During the reception for the 2013 exhibition in which I debuted the painting above, South Tawton Ceiling Boss: The Green Man (Simhasana — Lion’s Breath), I caught the eye of a visitor. She repeatedly looked back and forth — first at me, then up at the painting, which I had hung from and parallel to the ceiling.
The viewer approached me and asked, “Is that you?”
“Yes,” I replied. “It’s a self-portrait.”
“But it’s called The Green MAN,” she objected, puzzled.
“Exactly,” I replied with a smile.
When I was in college, there was a fellow art student who liked to make misogynistic comments to his female colleagues. In his case, his main motivation seemed to be a misguided attempt at getting attention, because the more one of his targets objected, the more teasing she received. As a result, though I certainly didn’t care for his offensive banter any more than my fellow female art students, I tried my best to not reveal my irritation, and since we also had a fellow male friend in common, he usually left me alone.
One day after he saw some of my paintings, he intended to complement me by saying,
You paint like a man.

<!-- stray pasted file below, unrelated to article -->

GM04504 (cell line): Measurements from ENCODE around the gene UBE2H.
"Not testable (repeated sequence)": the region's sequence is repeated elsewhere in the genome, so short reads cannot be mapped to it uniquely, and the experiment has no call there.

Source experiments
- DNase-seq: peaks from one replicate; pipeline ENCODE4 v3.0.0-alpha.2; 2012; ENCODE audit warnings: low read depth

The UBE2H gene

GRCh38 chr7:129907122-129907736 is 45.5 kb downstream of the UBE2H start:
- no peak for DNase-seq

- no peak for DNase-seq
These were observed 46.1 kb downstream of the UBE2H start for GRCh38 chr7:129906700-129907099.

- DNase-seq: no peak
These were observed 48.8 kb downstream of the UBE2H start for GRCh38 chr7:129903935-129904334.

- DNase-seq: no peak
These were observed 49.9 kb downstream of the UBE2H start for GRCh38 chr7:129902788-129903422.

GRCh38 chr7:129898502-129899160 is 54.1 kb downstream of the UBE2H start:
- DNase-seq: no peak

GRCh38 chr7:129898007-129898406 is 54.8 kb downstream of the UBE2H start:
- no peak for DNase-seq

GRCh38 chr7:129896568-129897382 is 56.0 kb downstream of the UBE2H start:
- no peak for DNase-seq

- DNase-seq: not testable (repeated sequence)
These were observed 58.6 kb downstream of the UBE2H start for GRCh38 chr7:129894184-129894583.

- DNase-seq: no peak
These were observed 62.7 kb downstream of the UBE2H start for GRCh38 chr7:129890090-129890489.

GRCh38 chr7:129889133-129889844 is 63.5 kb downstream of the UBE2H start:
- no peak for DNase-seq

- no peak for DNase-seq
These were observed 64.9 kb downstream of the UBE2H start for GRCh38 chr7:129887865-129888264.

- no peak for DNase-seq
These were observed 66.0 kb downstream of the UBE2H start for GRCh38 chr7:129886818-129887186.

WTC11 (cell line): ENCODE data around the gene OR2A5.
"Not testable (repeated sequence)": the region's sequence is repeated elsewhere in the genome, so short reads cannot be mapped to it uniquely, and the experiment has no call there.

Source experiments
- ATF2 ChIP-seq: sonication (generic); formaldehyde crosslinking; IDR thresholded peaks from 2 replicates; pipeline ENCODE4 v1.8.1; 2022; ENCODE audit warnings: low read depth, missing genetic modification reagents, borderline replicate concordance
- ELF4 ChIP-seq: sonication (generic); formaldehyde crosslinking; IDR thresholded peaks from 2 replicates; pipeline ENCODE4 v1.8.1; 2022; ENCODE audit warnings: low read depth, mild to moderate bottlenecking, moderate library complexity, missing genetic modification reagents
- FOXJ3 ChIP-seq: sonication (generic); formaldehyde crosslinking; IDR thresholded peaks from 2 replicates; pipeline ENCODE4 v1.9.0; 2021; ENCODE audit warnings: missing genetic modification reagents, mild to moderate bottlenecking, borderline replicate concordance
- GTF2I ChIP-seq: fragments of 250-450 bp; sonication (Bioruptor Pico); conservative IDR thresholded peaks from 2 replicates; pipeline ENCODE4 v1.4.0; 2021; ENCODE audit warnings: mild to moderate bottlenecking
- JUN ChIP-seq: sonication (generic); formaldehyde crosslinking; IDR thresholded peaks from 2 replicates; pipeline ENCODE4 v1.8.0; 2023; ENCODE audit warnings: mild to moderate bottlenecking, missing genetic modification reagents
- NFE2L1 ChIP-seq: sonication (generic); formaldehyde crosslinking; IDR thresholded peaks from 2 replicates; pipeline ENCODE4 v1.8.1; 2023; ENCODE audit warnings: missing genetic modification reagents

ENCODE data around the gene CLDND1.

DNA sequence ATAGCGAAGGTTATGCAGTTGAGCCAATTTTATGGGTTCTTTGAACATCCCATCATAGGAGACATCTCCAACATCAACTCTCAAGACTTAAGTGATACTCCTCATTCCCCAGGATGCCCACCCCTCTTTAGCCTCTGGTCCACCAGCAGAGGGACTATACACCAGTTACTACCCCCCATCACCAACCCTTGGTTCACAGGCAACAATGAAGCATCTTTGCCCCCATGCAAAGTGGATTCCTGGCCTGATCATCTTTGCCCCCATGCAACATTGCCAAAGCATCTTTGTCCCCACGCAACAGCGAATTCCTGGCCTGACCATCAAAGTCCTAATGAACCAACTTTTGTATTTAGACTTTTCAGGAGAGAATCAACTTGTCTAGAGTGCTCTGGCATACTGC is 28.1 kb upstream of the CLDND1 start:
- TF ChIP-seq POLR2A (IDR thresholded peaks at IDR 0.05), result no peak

Upon deeper discussion, it became clear that he was responding to certain qualities about my style that he chose to assign to his gender, including bold colors and brushwork, and the way I approached my portrait subject matter. Yet the irony was that my main influence in college was a female artist: Alice Neel.
Since I was ever one to eschew gender-specific roles and mores, I did not forget his comment. Why should anyone assign gender specificity to any certain style of painting? For the first couple of years after I graduated, I ended the initial version of my Artist’s Statement with this colleague’s comment; I felt it was important to make it clear that I was a woman artist.
Fascinated with the story, a curator polled viewers of my work during a 1992 exhibit. When pressed to choose, most thought that I was a male artist until they read my signature.
I hadn’t thought of these experiences until the recent International Woman’s Day and the Day Without a Woman strike on March 8th. So in honor of Women’s History Month, I give you this challenge: how many women artists and those artists who identify as female can you name? No cheating by looking in your art history books or online – just list the ones who come to mind. Post your list by making a comment below, and then I’ll share a compiled list in my next blog post.
In the meantime, while you are listing your artists, if you haven’t seen the film Big Eyes, be sure to check it out this month.
All the best, and Namaste,